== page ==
Moscow officials are launching an app to monitor coronavirus patients’ compliance with home isolation. It requires access to geolocation, calls, and device settings. On April 2, the Moscow Mayor’s Office will launch a mobile app called “Social Monitoring” designed for coronavirus patients with mild symptoms recovering at home. Eduard Lysenko, the head of the city’s Information Technology Department, confirmed this information in an appearance today on the radio station Ekho Moskvy. Meduza, 1 April 2020

‘Cybergulag’: Russia looks to surveillance technology to enforce lockdown

Critics fear plans for enhanced monitoring could remain even after coronavirus crisis passes Russia is considering aggressive new surveillance methods as the country seeks to enforce mandatory shelter-in-place orders in cities including Moscow and St Petersburg and other regions across its 11 time zones. The Guardian, 2 April 2020

Russia’s Nizhny Novgorod Unveils Digital Passes to Enforce Virus Lockdown

Russia’s Nizhny Novgorod region has rolled out a QR code pass system to allow its 3.2 million residents to leave their homes during its coronavirus lockdown. The region, some 400 kilometers east of Moscow, introduced an indefinite quarantine similar to that of the Russian capital and the majority of other regions this week. Residents are only allowed to leave their homes for groceries or medicine, to walk their pets or to throw out the trash. The Moscow Times, 2 April 2020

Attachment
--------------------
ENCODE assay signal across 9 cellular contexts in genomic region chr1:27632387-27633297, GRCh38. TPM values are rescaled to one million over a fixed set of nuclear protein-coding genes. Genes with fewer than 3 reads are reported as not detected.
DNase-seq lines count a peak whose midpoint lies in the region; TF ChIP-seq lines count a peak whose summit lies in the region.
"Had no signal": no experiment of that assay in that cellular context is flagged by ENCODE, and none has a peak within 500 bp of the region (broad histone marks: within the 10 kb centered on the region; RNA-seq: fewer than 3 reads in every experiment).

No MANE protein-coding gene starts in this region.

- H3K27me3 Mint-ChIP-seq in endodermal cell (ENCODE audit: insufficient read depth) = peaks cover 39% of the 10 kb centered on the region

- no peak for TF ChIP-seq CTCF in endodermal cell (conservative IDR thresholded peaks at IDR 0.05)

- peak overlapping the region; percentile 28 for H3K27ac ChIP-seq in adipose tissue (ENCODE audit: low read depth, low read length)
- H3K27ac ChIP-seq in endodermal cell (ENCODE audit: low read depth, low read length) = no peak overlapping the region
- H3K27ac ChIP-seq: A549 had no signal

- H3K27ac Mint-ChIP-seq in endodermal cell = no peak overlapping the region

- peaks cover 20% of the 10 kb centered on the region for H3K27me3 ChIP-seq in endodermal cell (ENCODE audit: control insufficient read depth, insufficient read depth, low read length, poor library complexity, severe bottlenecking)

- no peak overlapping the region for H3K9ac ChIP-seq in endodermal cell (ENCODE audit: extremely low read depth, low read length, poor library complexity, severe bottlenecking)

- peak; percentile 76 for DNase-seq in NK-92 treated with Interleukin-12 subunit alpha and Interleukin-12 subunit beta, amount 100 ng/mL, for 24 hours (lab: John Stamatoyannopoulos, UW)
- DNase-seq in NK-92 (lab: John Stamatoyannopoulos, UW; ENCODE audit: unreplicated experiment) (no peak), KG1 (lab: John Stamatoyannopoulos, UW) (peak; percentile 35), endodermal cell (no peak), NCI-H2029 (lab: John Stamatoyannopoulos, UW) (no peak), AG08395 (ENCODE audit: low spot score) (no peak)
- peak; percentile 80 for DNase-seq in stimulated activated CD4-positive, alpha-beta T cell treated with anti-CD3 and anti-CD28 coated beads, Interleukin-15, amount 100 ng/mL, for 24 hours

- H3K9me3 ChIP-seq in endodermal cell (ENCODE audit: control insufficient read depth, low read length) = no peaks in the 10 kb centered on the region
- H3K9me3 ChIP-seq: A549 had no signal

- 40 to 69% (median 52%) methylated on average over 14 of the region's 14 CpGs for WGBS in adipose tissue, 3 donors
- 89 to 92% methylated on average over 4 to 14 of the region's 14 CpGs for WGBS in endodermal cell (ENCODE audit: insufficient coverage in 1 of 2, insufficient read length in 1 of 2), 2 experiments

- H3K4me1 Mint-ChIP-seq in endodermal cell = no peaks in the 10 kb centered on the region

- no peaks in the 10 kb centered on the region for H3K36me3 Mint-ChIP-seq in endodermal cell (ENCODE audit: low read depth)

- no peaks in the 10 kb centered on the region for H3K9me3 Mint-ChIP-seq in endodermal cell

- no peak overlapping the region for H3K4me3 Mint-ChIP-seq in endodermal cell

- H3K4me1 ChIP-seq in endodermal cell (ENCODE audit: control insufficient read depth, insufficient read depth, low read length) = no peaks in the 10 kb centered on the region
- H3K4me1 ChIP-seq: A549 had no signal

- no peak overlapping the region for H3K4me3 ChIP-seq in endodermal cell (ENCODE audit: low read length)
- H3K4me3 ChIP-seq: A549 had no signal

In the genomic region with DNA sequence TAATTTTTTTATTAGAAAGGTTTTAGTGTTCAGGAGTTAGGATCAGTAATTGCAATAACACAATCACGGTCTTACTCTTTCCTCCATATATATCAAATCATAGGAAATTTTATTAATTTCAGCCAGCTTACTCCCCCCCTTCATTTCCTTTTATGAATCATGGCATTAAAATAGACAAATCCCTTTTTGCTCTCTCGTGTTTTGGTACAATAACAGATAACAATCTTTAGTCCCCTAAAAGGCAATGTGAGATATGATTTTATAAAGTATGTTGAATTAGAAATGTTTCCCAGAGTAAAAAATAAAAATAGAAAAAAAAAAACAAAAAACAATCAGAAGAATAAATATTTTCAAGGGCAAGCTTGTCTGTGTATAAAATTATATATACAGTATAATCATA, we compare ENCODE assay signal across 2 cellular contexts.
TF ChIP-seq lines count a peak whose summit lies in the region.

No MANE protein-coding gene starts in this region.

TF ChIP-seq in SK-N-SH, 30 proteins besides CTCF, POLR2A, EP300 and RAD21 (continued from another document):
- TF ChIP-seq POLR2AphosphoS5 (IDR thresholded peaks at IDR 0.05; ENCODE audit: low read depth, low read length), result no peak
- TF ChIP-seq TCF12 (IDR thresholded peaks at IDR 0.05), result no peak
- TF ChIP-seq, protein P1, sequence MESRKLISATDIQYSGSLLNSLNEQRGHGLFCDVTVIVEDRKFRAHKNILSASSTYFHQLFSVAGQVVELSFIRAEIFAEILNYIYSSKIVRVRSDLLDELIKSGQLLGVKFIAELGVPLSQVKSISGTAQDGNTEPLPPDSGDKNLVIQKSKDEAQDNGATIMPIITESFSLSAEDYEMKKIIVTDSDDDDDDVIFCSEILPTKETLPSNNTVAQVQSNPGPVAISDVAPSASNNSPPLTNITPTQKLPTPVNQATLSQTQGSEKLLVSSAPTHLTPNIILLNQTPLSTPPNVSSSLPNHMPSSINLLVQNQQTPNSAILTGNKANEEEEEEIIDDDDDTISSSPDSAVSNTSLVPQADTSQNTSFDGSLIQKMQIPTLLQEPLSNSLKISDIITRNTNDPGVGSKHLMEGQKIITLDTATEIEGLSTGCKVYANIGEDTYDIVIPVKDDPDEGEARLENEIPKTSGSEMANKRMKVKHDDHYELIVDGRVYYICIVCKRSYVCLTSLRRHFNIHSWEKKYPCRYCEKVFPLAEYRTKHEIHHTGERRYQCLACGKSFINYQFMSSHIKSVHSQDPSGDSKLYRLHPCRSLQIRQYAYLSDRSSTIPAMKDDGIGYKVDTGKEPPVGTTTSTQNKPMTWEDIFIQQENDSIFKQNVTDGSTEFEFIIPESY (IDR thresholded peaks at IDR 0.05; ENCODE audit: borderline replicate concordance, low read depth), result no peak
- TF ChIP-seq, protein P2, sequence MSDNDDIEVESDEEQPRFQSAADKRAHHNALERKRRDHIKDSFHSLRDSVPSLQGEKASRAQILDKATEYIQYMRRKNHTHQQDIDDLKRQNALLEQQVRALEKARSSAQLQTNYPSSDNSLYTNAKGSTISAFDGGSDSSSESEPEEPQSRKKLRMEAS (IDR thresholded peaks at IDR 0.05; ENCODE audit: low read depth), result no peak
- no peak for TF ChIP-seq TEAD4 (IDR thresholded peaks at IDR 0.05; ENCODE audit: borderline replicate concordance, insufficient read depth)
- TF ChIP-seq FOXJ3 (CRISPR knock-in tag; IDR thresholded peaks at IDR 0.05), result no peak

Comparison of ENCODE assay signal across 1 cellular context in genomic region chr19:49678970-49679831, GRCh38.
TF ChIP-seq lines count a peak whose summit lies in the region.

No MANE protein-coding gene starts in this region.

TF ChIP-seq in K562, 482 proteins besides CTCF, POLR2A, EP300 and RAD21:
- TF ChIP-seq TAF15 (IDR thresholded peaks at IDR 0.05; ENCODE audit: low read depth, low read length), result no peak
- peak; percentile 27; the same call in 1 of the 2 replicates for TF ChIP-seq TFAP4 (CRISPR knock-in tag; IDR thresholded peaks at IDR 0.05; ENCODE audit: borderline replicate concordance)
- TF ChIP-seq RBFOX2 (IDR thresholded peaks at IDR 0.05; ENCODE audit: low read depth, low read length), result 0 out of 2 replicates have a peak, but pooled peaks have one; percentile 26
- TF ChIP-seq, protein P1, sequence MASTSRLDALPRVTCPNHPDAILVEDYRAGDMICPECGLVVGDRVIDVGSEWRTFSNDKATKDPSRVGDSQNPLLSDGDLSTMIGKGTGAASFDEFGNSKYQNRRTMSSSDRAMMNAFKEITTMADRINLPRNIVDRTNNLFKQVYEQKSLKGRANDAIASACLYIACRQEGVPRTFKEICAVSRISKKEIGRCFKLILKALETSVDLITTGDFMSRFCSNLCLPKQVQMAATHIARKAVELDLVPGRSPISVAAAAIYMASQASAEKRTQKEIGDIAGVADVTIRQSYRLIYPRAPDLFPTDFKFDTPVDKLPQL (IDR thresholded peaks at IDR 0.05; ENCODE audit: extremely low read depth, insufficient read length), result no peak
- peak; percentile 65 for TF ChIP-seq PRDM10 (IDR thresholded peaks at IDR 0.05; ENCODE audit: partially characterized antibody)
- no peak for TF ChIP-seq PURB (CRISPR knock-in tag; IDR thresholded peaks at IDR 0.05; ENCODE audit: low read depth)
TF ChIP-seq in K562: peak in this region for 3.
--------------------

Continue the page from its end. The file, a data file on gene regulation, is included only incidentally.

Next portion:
Moscow’s Intrusive Proposal on COVID-19 Prevention

Reported Project Would Create Online Pass System Rachel Denber: Moscow is considering a highly intrusive, online regime for enforcing the lockdown imposed this week to prevent the spread of COVID-19. As of April 1, Russia had recorded more than 2,300 cases1,630 of them in Moscow. According to one media report all residents would need to request permission each time they want to leave the house. Human Rights Watch, 1 April 2020

The Military

COVID-19: Outbreak Delays Russian Army Conscription; Bulgarian Deputies To Be Tested

Thousands of new conscripts who were to begin their conscription into Russia’s armed forces have been told to stay home and wait because of the coronavirus outbreak. RFE/RL, 1 April 2020

Built On Bones: Russian Historians Fight To Prevent Defense Ministry From Building Over Site Of Nazi POW Camp

PSKOV, Russia — The general public in this northwestern Russian city about 750 kilometers from Moscow first found out that something was strange about a construction site in the neighborhood of Zavelichye back in 2006 — when kids went out to play and brought back human bones. During World War II, a horrific Nazi prisoner-of-war camp, or stalag, was located there. RFE/RL, 29 March 2020


Russian Election Officials Postpone All Votes Until After June 21

Russia’s election authorities have postponed all upcoming local and nationwide votes in the country until after June 21. The Central Election Commission (CEC) decided on April 3 that all votes would be held after June 21. RFE/RL, 3 April 2020


Moscow’s Air Pollution Drops As Coronavirus Lockdown Sets In

Air pollution in Moscow has significantly fallen as the coronavirus pandemic has pushed the city’s 12 million residents indoors and shuttered all nonessential business, the pro-Kremlin Izvestia newspaper reported Friday. The Moscow Times, 3 April 2020